This isn’t to say companies should leap whole hog into the social media fray without conducting their due diligence; some companies’ audiences aren’t amenable to ad and message placement on social media platforms (though I’d argue some of their audiences are savvy enough to warrant a social media test balloon, at a minimum). Still, the idea that a company can effectively market to a cross section of the buying public with no social media strategy seems misguided at best and self-destructive at worst.

    My favorite part of your post? “Assy white guys faking Jamaican accents in a German car? What does that even mean!?!” I mean, just the best.

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  2. I am replying as a consumer, and as someone not working directly in the marketing/advert/PR field. For the most part, I found the commercials lacking in purpose – assuming the purpose of any TV commercial is to engage the consumer and entice them to buy.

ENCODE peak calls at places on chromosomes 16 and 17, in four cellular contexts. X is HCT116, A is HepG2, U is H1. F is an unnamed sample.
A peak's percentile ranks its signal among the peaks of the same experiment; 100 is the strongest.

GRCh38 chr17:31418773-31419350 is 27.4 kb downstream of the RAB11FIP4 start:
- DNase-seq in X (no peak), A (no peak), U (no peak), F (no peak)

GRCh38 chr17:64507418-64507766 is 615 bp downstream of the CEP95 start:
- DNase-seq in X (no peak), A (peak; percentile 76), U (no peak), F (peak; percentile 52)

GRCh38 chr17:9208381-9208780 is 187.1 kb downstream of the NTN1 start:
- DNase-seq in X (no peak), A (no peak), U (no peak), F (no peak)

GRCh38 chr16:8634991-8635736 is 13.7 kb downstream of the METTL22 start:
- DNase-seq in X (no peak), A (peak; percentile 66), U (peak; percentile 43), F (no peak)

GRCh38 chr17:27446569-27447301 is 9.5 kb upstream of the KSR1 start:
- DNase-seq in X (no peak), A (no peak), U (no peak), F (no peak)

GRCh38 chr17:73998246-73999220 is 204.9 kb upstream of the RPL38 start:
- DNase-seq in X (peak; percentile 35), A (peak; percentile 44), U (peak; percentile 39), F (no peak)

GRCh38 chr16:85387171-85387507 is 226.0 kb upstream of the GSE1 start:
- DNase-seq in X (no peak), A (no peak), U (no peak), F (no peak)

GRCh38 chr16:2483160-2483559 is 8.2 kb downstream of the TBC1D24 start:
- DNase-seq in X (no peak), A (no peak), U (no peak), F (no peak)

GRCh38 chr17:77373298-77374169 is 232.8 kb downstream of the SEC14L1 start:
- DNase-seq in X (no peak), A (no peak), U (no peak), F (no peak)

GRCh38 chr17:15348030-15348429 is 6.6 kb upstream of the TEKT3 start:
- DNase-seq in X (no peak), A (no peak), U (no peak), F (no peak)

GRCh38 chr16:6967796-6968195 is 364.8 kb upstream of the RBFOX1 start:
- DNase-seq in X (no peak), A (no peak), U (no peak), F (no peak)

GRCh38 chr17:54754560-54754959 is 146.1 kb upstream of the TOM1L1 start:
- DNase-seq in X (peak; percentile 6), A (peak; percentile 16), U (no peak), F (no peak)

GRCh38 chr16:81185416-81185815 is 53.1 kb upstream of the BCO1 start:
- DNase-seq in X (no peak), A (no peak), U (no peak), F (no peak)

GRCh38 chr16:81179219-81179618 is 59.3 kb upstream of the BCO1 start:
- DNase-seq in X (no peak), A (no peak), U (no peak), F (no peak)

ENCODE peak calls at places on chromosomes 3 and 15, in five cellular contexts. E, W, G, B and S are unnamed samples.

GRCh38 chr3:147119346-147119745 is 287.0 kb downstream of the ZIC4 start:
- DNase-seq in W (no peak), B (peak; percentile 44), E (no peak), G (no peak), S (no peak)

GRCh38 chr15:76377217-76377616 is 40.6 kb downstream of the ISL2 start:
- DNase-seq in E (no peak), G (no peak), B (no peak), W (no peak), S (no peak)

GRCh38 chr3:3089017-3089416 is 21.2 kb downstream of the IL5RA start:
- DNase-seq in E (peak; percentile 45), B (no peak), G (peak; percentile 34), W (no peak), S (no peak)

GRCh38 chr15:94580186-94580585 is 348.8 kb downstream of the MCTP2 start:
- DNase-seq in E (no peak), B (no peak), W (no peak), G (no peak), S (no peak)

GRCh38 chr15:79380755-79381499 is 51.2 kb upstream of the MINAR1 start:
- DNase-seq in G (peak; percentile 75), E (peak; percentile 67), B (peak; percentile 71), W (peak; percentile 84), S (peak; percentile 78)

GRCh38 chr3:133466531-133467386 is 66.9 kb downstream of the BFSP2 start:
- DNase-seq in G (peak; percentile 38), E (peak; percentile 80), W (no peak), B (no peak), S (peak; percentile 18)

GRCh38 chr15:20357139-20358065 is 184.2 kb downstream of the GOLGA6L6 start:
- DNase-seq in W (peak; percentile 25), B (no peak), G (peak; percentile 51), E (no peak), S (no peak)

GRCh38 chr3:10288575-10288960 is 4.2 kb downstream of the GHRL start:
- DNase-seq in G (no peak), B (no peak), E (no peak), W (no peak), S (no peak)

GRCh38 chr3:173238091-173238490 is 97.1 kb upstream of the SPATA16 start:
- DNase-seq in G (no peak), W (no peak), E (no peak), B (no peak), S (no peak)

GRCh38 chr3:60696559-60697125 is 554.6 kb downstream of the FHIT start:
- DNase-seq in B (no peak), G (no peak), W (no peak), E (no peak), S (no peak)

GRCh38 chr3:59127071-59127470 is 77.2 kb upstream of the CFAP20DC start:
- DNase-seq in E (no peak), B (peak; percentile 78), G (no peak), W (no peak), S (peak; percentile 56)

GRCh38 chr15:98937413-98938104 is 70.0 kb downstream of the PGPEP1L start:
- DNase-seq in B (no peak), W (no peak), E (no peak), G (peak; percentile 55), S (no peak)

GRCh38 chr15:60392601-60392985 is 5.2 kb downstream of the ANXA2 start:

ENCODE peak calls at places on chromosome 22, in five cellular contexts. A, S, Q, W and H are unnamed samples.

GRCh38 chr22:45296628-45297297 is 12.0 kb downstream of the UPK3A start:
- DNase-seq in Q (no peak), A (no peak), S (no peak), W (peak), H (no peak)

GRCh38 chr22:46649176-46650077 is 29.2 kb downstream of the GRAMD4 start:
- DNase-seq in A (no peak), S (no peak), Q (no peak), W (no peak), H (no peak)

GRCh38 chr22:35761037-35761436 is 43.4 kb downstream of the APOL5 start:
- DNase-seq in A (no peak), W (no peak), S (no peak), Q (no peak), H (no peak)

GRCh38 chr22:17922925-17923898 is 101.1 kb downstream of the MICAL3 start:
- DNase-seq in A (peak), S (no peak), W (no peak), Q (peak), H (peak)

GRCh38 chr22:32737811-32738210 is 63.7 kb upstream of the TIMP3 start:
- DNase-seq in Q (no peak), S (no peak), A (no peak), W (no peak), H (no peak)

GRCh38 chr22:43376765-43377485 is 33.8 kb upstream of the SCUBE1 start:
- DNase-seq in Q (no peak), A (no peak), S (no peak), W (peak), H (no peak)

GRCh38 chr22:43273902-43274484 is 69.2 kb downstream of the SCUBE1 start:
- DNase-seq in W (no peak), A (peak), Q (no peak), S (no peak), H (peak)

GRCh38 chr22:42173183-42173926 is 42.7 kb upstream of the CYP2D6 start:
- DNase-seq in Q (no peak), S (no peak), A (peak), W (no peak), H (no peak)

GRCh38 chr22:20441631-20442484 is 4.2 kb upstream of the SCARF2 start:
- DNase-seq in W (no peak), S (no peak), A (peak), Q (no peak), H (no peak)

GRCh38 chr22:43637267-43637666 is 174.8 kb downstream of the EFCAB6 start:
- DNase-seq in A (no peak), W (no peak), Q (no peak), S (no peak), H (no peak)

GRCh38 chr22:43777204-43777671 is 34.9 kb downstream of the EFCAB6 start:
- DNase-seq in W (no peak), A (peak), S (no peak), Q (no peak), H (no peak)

Were they entertaining? Yes, they were – though not every commercial entertained the entire audience. I was not amused by the godaddy.com one, as you might imagine – I’m beyond the “sex sells” in my sophistication of advertising influence. But I think advertisers and their agencies weren’t going for the hard sell, I think they were going for the entertainment factor, because these commercials have been a part of the entertainment of the evening for many years – ever since the short film by Apple in 1984.